Once again a lovely breakfast spread.
We didn’t have champagne at breakfast, but we might have if we wanted to.
The rain clouds rolled in and their were no volcanos to be found anywhere. You can’t expect beautiful weather every day while on vacation!
Good bye to one of the staff. She was the waitress at breakfast this morning and not the bruja. Notice the lack of broom.
Good bye beautiful front gardens.
Open Sesame and good-bye Quincho.
We are off now to see Fruitillar. This was a community like Puerto Varas that was settled by Germans in the early 19th century. After the Napoleonic Wars Spain had little money left and said to Chile that they could have their independence. It costs too much money to take care of you!
So the government of Chile asked people to come. The British and Germans came gladly to settle the country. The British stayed in the cities and the Germans went to farm in the country. They fell in love with the Lake District as would you if you came to visit.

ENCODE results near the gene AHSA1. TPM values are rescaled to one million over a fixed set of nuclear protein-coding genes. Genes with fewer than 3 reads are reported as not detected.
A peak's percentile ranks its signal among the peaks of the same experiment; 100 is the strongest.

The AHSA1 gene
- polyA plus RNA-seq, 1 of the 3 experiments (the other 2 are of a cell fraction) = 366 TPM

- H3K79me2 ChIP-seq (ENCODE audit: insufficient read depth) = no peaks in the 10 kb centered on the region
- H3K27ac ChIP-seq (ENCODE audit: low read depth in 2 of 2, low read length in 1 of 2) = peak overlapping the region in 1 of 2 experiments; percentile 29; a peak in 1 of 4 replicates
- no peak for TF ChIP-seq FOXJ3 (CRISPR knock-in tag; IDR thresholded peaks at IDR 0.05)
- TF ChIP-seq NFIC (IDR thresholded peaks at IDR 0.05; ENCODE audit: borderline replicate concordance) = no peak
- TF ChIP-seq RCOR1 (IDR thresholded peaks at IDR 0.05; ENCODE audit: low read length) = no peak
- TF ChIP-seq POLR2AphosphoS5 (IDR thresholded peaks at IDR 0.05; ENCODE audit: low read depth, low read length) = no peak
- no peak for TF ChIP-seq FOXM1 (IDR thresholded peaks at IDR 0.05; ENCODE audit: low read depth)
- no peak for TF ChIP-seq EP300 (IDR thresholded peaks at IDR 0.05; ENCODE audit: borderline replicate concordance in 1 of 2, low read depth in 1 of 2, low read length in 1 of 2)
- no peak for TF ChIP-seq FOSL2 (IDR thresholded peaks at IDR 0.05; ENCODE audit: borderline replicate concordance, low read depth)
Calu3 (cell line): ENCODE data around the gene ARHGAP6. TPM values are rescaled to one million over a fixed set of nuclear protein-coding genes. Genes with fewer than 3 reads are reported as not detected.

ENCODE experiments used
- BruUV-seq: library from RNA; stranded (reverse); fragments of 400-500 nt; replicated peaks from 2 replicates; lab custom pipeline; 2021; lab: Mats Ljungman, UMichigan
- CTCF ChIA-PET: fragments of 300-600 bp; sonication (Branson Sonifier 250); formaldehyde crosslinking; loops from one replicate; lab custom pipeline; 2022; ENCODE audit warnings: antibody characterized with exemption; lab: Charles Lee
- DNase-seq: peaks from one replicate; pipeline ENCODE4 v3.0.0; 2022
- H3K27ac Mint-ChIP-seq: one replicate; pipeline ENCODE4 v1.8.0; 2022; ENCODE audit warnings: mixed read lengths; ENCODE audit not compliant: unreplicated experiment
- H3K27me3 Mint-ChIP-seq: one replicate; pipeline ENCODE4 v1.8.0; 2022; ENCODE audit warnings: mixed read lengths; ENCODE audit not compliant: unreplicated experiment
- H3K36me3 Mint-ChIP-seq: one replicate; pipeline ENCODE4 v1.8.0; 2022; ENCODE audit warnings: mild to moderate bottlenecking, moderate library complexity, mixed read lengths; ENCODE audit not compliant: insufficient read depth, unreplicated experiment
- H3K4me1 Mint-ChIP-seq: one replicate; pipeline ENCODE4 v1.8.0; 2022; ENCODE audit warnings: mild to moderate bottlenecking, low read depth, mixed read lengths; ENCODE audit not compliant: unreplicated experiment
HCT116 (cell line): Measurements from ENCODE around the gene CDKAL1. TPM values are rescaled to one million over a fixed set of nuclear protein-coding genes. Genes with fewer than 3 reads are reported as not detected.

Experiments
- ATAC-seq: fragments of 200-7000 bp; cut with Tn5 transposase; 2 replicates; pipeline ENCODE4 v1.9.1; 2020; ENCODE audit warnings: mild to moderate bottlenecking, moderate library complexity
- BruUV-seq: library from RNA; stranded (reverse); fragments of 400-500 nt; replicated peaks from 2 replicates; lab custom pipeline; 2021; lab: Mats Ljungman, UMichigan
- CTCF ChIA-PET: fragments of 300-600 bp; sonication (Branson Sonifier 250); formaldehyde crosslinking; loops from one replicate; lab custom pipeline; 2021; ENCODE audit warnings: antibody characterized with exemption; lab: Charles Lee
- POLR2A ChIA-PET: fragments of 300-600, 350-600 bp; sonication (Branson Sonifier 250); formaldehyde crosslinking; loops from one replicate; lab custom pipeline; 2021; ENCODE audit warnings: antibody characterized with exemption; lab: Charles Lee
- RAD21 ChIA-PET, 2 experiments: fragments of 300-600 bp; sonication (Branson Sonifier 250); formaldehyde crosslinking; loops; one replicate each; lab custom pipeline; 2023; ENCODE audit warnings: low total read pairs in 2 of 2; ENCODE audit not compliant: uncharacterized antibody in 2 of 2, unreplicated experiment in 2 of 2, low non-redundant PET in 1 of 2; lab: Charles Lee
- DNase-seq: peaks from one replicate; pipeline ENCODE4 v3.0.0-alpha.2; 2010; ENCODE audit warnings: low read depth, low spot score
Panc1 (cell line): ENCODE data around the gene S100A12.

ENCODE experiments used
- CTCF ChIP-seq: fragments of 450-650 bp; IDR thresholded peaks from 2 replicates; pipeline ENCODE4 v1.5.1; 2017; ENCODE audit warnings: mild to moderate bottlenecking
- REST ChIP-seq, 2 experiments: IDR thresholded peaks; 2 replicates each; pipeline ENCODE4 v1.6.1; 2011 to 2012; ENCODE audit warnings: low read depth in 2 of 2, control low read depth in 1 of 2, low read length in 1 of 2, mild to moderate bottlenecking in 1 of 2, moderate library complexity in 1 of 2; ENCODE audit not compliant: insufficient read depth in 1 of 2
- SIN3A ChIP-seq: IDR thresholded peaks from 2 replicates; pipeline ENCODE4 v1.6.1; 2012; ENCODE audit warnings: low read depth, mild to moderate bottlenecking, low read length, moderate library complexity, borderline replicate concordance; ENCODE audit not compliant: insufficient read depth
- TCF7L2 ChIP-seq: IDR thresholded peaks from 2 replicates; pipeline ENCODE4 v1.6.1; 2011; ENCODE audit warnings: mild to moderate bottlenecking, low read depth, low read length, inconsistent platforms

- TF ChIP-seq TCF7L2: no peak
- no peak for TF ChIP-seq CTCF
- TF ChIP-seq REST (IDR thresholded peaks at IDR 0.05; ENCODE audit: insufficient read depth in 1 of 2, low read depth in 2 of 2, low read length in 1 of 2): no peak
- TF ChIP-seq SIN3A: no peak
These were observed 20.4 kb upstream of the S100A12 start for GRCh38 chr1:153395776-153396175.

This farm had the cows grazing right next to the house!
The farmland goes right down to the lake. Farming has so many challenges and it is difficult to earn money as dairy farmers. The farming life is not so popular and many of the farmers are selling some of the land for vacation homes, or for those that want to start new businesses in Puerto Varas.
This house was being gutted from the inside and the frame was kept. These. are not tear downs as the owners want to keep the historic outside.
Another house in need of repair.
So we arrive in Fruitillar. This house is owned by someone very wealthy. They have a great view of the lake. The living room drapes were up inviting passers by to cross the street and admire the furniture.
Of course I would cross the street! Here the lady of the house would sit with her friends and eat Pflaumenkuchen (plum cake) and keep up with all the news. I think I could fit in very well. I could seriously have a good time here!